read What Are the Important Strength Training Principles?

What Are the Important Strength Training Principles?

What Are the Important Strength Training Principles?

Resistance training is vital for sustaining functional outcomes, improving the quality of life and cognitive function, delaying the aging process, and increasing strength levels. In particular, a high strength level is critical, as it leads to improved power output across a wide variety of athletic performance outcomes, and acts as a protector against several cardiometabolic diseases, falls, and fractures. 

As such, understanding the key strength training principles is essential before adequate training programs can be designed to improve strength and power outcomes. 

Understanding strength adaptations 

Strength can be defined as the ability of a muscle to produce force. The greater the force-producing capacity of a muscle, the more is the strength. The key here is understanding what things contribute to the force-producing capacity of a muscle.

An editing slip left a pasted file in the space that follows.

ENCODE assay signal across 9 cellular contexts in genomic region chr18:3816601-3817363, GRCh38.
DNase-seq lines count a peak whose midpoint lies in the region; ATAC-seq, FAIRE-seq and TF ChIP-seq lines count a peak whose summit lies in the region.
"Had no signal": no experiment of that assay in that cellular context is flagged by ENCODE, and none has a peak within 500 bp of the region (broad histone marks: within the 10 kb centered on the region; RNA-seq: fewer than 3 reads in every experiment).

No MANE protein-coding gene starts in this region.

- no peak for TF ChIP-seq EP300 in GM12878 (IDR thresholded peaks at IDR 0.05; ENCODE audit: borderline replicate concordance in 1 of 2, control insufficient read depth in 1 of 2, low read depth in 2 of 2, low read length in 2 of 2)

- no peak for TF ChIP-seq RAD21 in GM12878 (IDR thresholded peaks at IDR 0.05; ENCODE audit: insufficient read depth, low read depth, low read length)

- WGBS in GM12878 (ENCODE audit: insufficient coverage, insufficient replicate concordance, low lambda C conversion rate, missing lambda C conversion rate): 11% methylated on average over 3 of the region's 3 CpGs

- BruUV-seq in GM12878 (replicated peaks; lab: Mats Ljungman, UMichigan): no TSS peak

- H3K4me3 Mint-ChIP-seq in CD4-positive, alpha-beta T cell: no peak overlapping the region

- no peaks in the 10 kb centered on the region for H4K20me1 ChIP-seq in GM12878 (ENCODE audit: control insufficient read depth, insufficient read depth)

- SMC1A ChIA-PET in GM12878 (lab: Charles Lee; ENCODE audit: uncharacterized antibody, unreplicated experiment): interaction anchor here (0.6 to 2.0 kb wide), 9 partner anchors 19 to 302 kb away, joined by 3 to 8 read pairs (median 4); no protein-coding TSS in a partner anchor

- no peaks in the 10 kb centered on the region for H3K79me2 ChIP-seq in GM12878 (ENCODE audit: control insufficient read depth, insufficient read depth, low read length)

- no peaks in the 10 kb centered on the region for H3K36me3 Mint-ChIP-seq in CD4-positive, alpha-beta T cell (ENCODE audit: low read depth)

Generally, there are two facets involved in strength adaptations. These include neural adaptation that involves changes in neural pathways and muscle adaptation, ie, changes in muscle fibers. Typically, following strength training is a combination of both morphological (muscle) and neural factors that contribute to improvements, such as:

1. Increased muscle cross-sectional area (size) and architecture

Regular resistance training using moderate-to-high intensity loads will affect and increase muscle size and shape. A good analogy here is the boat vs. ship scenario. If a small rowboat can fit 10 oarsmen in it, compared to a ship with 1,000 oarsmen, the ship is able to produce greater propulsive force. The same applies to muscle size and the number of muscle fibers/ cross-bridges working to produce force. 

2. Increased musculotendinous stiffness